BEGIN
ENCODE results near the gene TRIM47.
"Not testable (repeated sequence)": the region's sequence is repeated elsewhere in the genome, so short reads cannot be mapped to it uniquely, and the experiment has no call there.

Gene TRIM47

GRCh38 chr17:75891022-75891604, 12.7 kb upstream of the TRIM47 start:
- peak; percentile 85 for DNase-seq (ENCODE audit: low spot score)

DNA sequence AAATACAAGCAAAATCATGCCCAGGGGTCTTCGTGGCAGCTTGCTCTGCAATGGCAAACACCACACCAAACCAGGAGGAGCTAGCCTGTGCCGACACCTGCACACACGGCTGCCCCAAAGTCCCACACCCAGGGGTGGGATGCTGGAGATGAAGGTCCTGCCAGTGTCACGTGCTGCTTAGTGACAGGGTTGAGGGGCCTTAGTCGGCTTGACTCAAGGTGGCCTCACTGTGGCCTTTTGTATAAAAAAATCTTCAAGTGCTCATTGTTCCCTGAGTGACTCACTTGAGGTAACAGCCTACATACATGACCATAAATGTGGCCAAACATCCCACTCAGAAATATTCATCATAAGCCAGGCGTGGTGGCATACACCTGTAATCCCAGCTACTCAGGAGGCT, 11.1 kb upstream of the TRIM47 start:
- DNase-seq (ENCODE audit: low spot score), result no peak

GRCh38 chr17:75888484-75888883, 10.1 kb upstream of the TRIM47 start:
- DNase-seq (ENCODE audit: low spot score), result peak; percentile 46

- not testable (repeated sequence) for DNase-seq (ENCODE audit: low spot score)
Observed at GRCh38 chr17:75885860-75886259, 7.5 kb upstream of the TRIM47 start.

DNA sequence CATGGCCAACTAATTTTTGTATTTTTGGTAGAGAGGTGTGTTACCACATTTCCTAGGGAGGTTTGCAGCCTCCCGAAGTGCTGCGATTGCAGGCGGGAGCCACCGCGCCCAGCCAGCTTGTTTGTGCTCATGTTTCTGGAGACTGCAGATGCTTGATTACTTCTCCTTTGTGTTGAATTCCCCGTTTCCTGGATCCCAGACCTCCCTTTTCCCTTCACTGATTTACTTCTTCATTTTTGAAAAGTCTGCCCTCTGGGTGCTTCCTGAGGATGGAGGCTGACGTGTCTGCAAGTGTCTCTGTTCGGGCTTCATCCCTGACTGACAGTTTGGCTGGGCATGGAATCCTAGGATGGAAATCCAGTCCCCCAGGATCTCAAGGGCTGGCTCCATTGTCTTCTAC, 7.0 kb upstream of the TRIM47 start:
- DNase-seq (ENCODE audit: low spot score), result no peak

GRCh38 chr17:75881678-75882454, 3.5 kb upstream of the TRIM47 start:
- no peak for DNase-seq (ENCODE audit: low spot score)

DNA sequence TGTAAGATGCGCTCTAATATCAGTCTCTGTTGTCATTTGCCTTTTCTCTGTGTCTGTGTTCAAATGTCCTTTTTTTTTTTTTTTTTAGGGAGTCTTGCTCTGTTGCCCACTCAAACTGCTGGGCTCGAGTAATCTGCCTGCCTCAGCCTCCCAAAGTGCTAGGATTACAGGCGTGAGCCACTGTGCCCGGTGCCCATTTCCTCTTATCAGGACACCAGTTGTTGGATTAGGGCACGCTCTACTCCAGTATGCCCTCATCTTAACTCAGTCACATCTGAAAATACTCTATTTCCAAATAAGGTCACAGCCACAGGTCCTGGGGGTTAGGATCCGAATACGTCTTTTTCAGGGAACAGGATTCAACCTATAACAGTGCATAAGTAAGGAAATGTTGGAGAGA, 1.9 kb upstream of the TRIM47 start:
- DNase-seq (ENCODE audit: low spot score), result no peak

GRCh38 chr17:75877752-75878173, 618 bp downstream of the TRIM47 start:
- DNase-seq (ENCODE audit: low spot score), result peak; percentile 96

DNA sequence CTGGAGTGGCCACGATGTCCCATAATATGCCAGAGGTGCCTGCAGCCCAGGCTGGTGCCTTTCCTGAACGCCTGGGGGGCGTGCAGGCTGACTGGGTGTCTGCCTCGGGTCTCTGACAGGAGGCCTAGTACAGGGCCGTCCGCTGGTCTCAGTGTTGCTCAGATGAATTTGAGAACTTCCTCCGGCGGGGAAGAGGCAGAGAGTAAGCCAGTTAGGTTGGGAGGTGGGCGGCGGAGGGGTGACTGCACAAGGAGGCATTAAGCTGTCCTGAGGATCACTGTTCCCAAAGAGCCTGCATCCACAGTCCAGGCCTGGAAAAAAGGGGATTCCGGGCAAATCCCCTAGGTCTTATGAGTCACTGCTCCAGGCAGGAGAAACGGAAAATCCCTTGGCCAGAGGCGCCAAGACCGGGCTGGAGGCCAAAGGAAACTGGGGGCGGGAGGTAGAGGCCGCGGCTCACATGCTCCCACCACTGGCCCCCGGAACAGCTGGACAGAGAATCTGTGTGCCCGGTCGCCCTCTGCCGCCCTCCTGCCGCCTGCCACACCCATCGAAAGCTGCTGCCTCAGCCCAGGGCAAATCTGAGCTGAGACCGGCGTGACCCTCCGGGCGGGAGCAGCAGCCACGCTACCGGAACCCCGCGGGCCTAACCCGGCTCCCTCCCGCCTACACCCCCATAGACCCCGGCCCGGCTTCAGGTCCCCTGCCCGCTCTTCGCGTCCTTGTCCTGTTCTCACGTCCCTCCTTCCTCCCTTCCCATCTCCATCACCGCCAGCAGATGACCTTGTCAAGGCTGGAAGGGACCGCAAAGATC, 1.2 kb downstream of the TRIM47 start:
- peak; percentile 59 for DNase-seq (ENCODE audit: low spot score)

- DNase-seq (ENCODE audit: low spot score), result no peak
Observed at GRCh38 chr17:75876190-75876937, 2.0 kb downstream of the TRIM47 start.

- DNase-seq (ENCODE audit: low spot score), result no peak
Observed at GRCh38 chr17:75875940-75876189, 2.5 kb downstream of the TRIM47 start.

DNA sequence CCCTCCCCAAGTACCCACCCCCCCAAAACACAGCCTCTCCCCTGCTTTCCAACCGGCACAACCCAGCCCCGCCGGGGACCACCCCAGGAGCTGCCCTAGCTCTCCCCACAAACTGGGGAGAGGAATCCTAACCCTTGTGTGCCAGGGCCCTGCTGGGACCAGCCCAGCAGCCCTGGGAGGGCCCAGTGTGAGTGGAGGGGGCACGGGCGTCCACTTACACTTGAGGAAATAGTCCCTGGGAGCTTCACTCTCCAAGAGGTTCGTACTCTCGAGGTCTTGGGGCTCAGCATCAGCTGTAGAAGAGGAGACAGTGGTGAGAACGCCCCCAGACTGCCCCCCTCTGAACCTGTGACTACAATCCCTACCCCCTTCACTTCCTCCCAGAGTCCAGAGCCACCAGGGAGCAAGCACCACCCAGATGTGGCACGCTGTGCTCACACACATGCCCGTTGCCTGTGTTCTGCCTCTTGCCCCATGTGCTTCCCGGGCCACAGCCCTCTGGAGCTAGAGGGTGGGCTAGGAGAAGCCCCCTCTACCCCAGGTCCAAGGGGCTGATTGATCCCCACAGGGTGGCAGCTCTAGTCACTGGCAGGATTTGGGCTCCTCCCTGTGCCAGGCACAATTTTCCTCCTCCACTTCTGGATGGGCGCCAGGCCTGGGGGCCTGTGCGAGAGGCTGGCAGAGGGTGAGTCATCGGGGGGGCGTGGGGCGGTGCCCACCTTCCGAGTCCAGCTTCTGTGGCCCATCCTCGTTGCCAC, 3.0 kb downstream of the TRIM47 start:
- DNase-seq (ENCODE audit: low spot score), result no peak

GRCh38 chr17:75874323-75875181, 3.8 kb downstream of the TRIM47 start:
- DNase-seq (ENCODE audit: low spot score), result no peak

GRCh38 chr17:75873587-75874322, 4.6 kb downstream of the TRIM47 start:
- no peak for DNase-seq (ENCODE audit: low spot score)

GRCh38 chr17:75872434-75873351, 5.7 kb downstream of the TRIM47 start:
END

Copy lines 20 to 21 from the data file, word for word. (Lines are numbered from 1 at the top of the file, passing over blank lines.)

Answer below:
DNA sequence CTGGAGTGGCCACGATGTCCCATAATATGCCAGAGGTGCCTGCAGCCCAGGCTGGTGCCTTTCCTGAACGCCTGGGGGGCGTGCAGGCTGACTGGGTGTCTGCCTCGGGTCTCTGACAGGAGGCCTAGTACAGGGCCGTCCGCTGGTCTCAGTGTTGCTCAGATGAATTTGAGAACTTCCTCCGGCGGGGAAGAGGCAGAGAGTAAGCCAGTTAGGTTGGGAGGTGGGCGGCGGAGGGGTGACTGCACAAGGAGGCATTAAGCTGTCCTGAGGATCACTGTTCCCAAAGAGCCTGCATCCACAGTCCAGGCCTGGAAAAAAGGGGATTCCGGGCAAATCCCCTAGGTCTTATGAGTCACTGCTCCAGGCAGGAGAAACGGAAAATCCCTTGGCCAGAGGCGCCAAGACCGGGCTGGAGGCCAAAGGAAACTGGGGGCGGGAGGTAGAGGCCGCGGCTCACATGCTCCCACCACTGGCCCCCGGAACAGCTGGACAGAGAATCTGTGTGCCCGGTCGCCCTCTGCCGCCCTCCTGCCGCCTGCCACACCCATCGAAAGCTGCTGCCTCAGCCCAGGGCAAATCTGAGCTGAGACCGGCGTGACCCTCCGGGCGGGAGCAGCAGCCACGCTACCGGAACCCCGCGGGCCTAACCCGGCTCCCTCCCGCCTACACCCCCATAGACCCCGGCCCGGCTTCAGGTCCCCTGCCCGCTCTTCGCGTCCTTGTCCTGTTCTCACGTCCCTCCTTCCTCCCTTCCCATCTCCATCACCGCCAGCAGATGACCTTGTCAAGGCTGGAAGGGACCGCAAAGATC, 1.2 kb downstream of the TRIM47 start:
- peak; percentile 59 for DNase-seq (ENCODE audit: low spot score)